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Getting Started with Bazel

Setup

Use the installation instructions to install a copy of Bazel on your machine.

Using a Workspace

All Bazel builds take place in a workspace, a directory on your filesystem that contains source code for the software you want to build, as well symbolic links to directories that contain the build outputs (for example, bazel-bin and bazel-out). The location of the workspace directory is not significant, but it must contain a file called WORKSPACE in the top-level directory; an empty file is a valid workspace. The WORKSPACE file can be used to reference external dependencies required to build the outputs. One workspace can be shared among multiple projects if desired.

touch WORKSPACE

Creating a Build File

To know which targets can be built in your project, Bazel inspects BUILD files. They are written in Bazel's build language which is syntactically similar to Python. Usually they are just a sequence of declarations of rules. Each rule specifies its inputs, outputs, and a way to compute the outputs from the inputs.

The rule probably most familiar to people who have used Makefiles before (as it is the only rule available there) is the genrule, which specifies how the output can be generated by invoking a shell command.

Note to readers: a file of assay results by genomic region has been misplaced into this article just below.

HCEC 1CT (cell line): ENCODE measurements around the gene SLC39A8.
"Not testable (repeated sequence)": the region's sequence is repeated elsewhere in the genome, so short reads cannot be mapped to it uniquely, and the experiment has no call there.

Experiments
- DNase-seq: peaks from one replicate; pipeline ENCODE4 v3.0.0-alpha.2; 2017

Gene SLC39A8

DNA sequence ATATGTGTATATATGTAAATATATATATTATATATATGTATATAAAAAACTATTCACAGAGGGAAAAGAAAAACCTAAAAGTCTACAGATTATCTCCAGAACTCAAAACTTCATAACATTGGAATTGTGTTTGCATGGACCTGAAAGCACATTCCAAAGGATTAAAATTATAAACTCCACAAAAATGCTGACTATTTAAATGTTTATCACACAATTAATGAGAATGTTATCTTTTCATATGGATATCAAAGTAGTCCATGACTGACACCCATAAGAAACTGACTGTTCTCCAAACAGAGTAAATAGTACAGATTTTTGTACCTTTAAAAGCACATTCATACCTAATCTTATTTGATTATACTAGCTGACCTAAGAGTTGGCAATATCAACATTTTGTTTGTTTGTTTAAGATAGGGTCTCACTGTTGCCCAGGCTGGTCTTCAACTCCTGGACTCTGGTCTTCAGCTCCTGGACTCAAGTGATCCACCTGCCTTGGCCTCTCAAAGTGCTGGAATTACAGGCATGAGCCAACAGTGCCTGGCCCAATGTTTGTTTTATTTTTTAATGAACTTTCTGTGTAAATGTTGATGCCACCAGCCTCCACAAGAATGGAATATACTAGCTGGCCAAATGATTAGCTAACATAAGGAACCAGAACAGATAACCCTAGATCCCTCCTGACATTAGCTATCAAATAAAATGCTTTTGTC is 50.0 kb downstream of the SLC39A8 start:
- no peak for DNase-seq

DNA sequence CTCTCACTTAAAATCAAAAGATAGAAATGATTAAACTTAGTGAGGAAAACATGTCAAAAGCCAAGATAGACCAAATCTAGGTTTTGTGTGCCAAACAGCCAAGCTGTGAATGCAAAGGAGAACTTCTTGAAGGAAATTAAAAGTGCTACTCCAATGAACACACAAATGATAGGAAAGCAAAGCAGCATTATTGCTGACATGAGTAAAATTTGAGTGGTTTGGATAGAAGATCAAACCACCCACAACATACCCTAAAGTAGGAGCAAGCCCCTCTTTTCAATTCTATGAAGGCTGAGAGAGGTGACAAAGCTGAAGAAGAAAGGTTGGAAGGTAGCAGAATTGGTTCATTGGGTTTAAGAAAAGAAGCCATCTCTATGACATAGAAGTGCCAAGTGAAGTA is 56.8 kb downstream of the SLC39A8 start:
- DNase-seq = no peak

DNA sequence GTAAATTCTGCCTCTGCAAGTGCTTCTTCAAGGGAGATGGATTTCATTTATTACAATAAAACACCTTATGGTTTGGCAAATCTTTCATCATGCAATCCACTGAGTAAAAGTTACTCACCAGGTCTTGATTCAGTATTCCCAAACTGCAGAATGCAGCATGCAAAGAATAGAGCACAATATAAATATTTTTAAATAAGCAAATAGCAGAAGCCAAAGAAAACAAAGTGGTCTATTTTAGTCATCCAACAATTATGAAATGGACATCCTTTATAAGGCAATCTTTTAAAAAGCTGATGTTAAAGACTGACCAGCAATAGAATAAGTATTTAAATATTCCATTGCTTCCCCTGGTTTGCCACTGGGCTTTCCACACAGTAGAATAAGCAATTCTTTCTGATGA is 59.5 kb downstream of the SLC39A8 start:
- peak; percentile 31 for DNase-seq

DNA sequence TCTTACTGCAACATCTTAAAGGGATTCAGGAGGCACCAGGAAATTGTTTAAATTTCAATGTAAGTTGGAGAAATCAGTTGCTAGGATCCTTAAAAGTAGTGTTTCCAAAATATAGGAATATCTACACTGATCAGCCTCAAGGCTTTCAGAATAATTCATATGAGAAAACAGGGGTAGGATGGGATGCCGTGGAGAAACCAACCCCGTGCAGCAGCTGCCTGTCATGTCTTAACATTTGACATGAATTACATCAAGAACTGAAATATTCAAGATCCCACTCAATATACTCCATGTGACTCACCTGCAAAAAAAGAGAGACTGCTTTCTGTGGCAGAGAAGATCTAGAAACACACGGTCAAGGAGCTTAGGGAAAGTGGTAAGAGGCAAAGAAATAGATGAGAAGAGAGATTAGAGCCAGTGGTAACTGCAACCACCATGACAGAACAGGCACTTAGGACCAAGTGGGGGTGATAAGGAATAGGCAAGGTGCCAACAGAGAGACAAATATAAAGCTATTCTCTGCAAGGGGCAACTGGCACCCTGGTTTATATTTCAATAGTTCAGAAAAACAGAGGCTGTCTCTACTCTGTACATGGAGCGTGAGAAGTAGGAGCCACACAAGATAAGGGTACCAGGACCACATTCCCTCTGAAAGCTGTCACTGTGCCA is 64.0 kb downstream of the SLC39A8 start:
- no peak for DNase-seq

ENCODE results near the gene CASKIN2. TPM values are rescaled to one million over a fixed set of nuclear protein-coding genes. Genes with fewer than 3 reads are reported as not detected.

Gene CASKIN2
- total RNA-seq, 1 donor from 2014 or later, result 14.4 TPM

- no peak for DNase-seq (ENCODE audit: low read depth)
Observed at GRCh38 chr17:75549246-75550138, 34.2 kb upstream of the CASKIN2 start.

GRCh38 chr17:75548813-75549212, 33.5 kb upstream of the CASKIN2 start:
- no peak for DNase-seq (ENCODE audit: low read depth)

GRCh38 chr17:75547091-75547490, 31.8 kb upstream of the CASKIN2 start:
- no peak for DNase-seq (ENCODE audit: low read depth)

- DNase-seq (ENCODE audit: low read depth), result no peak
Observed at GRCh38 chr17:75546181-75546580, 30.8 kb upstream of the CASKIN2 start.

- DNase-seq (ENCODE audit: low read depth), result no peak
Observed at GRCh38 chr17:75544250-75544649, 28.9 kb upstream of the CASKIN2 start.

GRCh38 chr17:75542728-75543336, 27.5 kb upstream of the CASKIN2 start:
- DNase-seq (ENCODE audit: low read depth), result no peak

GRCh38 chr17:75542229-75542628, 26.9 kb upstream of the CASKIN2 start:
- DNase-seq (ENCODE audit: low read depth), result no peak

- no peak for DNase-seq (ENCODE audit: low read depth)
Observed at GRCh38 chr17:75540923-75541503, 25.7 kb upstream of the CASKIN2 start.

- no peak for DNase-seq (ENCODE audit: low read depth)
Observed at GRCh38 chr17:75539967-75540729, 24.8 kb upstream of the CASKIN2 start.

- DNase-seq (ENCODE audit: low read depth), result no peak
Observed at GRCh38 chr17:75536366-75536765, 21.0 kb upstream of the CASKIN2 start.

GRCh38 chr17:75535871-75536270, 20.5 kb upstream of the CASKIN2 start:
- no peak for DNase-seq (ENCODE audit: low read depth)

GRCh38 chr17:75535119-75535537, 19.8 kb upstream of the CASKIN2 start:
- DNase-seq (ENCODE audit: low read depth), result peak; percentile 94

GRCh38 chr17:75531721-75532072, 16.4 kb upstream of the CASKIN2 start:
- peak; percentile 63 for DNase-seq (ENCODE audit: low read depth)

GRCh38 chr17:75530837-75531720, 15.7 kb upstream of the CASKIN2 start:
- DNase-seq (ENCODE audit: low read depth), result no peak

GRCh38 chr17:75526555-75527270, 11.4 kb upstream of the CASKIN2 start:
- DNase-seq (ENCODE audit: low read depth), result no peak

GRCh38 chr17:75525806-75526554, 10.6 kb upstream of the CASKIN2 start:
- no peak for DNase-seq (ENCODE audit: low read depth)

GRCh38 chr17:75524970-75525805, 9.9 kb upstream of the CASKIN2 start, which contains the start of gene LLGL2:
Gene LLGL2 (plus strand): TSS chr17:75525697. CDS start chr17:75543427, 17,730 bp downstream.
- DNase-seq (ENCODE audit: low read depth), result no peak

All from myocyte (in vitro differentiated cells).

genrule(
  name = "hello",
  outs = ["hello_world.txt"],
  cmd = "echo Hello World > $@",
)

The shell command may contain Make variables.

Using the above BUILD file, you can ask Bazel to generate the target.

$ bazel build :hello
.
INFO: Found 1 target...
Target //:hello up-to-date:
  bazel-genfiles/hello_world.txt
INFO: Elapsed time: 2.255s, Critical Path: 0.07s

We note two things. First, targets are normally referred to by their label, which is specified by the name attribute of the rule. (Referencing them by the output file name is also possible, but this is not the preferred way.) Second, Bazel puts the generated files into a separate directory (the bazel-genfiles directory is actually a symbolic link) so as not to pollute your source tree.

Rules may use the output of other rules as input, as in the following example. Again, the generated sources are referred to by their label.

genrule(
  name = "hello",
  outs = ["hello_world.txt"],
  cmd = "echo Hello World > $@",
)

genrule(
  name = "double",
  srcs = [":hello"],
  outs = ["double_hello.txt"],
  cmd = "cat $< $< > $@",
)

Finally, note that, while the genrule might seem familiar, it usually is not the best rule to use. It is preferrable to use one of the specialized rules for various languages.

Next Steps

Next, check out the tutorial on building Java or C++ programs.